Oh holy goddamn. I haven't updated this thing in almost a quarter of a year. Oops. In my defense, a lot happened in January and February. No real creative drive, y'know? Well, those particular hardships and things are in the past now. Time to move forward and talk about some stuff that's on my mind. I impluse bought a video game and the things it's done to me over the past five hours of play have given me feelings. Enough feelings to talk about it... by preluding with talk about other games. Yes, it's a good old-fashioned waffle to welcome in 2018 on my blog. In late March. Shush, I know it's been a while. Anyway, today we're going to talk about Fire Emblem... and how I'm pretty sure I'm at odds with the mainline approach the majority of these games take, and what that means and all other manner of things I haven't plotted out yet. This is a journey we'll take together, so let's roll back to the past.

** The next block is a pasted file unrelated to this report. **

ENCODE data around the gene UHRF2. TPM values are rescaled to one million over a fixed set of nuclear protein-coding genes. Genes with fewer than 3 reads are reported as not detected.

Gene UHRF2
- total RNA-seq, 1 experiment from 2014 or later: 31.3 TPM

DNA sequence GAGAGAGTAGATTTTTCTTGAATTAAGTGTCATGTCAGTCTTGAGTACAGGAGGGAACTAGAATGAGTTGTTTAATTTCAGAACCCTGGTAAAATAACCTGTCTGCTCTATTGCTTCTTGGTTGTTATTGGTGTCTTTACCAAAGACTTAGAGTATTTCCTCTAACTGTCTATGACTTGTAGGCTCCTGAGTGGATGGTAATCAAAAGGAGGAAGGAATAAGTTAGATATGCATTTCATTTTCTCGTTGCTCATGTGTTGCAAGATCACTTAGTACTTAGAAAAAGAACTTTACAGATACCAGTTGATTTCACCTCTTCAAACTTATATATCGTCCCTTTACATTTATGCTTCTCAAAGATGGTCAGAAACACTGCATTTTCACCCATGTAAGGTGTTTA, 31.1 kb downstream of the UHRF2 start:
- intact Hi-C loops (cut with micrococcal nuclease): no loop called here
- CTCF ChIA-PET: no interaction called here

Basically the present now. Four months ago. December 2017. I bought a Switch! One of the games I got with it was Fire Emblem Warriors! I needed a good solid action game I could sink my time into that also wasn't a Wii U port I'd played before, and this fit the bill well enough. Given that the mists of time had obscured how I felt about Sacred Stones, and my attempt to play Fire Emblem Awakening (of which we'll have more about in a moment)... this ended up being the Fire Emblem I really bonded with. Yes. The musou-style action game one is the one I fell in love with. Why? Well, the obvious answer is that it's easier to play and more fast-paced. Instead of the whole tactical element, I could just run around and kill hundreds of dudes with swords and magic. Funny enough, the tactical element did come in to why I loved this game... when compared to another musou-style game I played around the same time. One Piece Pirate Warriors 3 was a game I'd done a few months earlier on my Vita, and it was my first real foray into musou. This grabbed me more, and the tactical element is why. The One Piece game was fairly standard and just let me punch dudes from the franchise in the face. Servicable fun in light bursts... but Fire Emblem Warriors was adapted from a game series rather than a Japanese cartoon. As such, it could add in elements from the series. Weapon triangles, supports, and even a bit of a tactical element in directing the AI members of your team on where to go and what to defend. It was almost like a big action game based on Fire Emblem. Actually that's exactly what it was. I gave it a nice nod on my GOTY list for 2017 a while back, and since then the DLC's come out for it and I've played even more of a metric shitton of it. The final DLC pack just dropped this week, but I haven't really been poking at it. The reason for that, as well as the reason for this post, is the last Fire Emblem game I want to talk about. Let's get into that, then!